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  • The Playlist
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    Christopher Nolan Says 'The Dark Knight Rises' Is 'An Epic,' Takes Place Eight Years After Last Film

    Despite endless set photos and grainy YouTube videos posted by desperate fans, we still know virtually nothing significant about "The Dark Knight Rises," likely to be 2012's biggest film, and the third in Christopher Nolan's Batman trilogy. But this shouldn't be a major surprise to anyone. After all, Nolan's perfected the art of secrecy in the internet age, more than anyone bar J.J. Abrams, so much so that even the barest of plot details for "Inception" were kept under wraps until only weeks before release. 

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  • ReelPolitik
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    On Truth, the JFK Assassination and Protest: Errol Morris's New Cautionary Tale "The Umbrella Man"

    Errol Morris has contributed a new short documentary for the New York Times' "Op-Doc" section called "The Umbrella Man." Like much of Morris's work, the film explores questions of truth and understanding, and the way in which people interpret -- or misinterpret -- historical events. I'm not sure if Morris saw the odd relevance to the Occupy protest movement, but there's an intriguing subtext to "The Umbrella Man" that dovetails nicely with mainstream beliefs that passive protest movements are somehow linked to dangerous acts of subversion or worse.

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  • The Playlist
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    Review: 'Arthur Christmas' Is A Visually Dazzling, Emotionally Rich Holiday Treat

    Making a truly classic Christmas movie is a feat that few achieve but many try their hand at. In recent years, studios have cynically tried to graft "edgy" material onto all-audiences Christmas approaches, often times involving Vince Vaughn for reasons that remain obscure, and the results are barely watchable trash-heaps like "Fred Claus" and "Four Christmases." The trick is to modernize an archetypal story for current audiences without losing the seasonal sweetness (there's a reason "Elf," for all its mediocrity, is so beloved). Aardman Animation and Sony have attempted to do just that with "Arthur Christmas," a surprisingly rollicking, visually dazzling, and emotionally rich Christmas movie that actually succeeds in its lofty goals of being an ready-made annual classic. It's practically gift wrapped for the occasion.

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  • Eric Kohn
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    A Socialist Nightmare: Revisiting "Martha Marcy May Marlene" By Way Of "The Crowd."

    A Socialist Nightmare: Revisiting "Martha Marcy May Marlene" By Way Of "The Crowd."

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  • The Lost Boys
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    Knott v. Knegt: Debating The 10 Best Rihanna Songs

    In by far the gayest thing to happen to the newly multi-voiced Lost Boys, Peter Knegt and Matthew Hammett Knott have decided to compare and contrast their top ten Rihanna songs, in honor of today's release of her "Talk That Talk."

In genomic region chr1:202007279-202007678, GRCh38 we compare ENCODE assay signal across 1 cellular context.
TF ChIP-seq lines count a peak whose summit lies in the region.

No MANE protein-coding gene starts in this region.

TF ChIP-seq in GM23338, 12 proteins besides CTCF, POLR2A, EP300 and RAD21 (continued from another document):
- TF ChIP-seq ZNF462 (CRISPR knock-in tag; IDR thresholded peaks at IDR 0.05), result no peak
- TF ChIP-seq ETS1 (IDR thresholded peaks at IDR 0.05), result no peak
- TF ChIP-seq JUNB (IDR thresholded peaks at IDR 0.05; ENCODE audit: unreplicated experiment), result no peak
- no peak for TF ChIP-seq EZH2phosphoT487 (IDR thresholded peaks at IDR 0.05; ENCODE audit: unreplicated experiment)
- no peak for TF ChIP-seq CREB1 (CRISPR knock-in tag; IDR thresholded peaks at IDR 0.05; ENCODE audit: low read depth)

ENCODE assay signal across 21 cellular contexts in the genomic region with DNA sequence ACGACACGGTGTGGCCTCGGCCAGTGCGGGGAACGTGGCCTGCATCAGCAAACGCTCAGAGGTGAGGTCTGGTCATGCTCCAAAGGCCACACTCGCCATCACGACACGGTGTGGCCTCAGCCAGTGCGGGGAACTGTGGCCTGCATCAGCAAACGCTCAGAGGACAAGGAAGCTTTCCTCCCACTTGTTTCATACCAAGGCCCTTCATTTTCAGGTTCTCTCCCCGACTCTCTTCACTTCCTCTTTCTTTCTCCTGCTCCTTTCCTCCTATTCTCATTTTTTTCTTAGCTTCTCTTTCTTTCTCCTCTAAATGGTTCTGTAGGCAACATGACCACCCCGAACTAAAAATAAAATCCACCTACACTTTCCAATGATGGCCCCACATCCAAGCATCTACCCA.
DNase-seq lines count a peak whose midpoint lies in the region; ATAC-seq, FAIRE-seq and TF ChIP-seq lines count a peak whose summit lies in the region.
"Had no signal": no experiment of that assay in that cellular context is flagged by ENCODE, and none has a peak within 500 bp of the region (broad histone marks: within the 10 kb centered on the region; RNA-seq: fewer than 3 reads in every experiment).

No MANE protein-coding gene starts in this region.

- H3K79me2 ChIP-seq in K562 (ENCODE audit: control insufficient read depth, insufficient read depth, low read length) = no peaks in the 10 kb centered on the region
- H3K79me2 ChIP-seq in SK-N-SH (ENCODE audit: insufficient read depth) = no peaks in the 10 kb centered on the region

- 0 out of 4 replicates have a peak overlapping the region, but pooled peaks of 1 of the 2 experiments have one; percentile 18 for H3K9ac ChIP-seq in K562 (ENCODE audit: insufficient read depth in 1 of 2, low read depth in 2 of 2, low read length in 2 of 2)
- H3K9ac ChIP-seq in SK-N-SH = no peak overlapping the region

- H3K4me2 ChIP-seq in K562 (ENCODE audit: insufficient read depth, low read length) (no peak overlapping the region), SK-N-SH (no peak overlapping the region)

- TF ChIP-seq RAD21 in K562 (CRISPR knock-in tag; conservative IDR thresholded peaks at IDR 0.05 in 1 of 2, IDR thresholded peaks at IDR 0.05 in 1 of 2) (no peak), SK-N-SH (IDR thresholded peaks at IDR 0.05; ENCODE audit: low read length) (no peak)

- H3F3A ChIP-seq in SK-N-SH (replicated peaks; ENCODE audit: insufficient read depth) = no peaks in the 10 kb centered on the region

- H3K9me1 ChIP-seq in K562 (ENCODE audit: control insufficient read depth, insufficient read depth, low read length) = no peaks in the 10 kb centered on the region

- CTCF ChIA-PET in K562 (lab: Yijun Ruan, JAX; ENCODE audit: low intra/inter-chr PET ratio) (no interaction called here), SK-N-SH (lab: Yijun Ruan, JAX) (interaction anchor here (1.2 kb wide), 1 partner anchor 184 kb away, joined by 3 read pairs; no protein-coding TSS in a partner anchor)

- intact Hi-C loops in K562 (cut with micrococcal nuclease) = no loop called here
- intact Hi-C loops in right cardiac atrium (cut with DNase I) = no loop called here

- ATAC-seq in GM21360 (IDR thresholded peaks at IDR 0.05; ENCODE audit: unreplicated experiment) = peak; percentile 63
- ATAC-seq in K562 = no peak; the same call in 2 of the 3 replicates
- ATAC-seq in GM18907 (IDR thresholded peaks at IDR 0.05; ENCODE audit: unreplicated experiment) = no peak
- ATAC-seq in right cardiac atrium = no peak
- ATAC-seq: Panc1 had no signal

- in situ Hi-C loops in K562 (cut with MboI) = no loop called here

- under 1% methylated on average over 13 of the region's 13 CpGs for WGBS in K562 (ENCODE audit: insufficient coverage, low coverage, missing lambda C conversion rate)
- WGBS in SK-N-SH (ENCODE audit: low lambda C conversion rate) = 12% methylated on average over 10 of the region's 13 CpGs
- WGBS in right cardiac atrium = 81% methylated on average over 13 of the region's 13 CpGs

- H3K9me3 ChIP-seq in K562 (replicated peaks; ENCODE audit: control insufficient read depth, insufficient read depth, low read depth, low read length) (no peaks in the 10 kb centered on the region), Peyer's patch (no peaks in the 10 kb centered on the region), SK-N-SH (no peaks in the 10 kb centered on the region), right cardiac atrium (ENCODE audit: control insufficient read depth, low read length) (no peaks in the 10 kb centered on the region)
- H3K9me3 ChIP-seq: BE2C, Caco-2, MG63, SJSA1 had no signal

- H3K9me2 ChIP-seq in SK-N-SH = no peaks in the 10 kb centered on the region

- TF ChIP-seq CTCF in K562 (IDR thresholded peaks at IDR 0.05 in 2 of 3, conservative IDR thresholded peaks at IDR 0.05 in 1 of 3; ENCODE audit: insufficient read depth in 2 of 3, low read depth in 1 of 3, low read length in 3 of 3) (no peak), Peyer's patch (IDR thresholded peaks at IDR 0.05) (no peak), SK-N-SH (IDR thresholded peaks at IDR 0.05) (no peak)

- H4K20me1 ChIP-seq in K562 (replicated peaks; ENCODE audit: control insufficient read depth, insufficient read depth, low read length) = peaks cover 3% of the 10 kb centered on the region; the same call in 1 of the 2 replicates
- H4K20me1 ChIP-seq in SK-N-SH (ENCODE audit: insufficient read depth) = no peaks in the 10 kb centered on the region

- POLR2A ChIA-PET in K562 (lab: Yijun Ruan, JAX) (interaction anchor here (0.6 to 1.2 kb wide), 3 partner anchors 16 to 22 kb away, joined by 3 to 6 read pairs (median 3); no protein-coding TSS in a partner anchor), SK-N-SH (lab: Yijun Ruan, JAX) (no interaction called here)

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  • The Lost Boys
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    The Top 10 Rihanna Songs As Per Matt

    In honor of today's release of her new album "Talk That Talk," Matt Knott and Peter Knegt have decided to square off on the 10 best Rihanna singles. Here's Matt's list:

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  • The Lost Boys
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    The Top 10 Rihanna Songs As Per Peter

    In honor of today's release of her new album "Talk That Talk," Matt Knott and Peter Knegt have decided to square off on the 10 best Rihanna singles. Here's Peter's list:

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  • The Lost Boys
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    On "Satyagraha"

    It’s been a long time since I went to an opera concert and this was the first time I saw one live in a movie theater. This past Saturday, "Satyagraha" by Philip Glass was transmitted in local theaters in many cities, directly from The Metropolitan Opera through The Met: Live in HD series and, I have to say, I was pleasantly surprised. Apart from already knowing that I was about to watch one of the greatest Glass operas expecting at least something superb... this concert totally exceeded my expectations.

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  • Leonard Maltin
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    My Week With Marilyn—movie review

    This film has a different flavor from the usual biopic—and it’s delicious, at least for any diehard movie buff. Imagine stepping into a time machine, traveling back to 1956, and getting to eavesdrop on Marilyn Monroe and Laurence Olivier during the famously troubled production of 'The Prince and the Showgirl'. That’s precisely what we do in this enticing film, based on the published diary of Colin Clark (son of the eminent art historian Kenneth Clark), who worked as an assistant to Olivier on that picture.

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  • Shadow and Act
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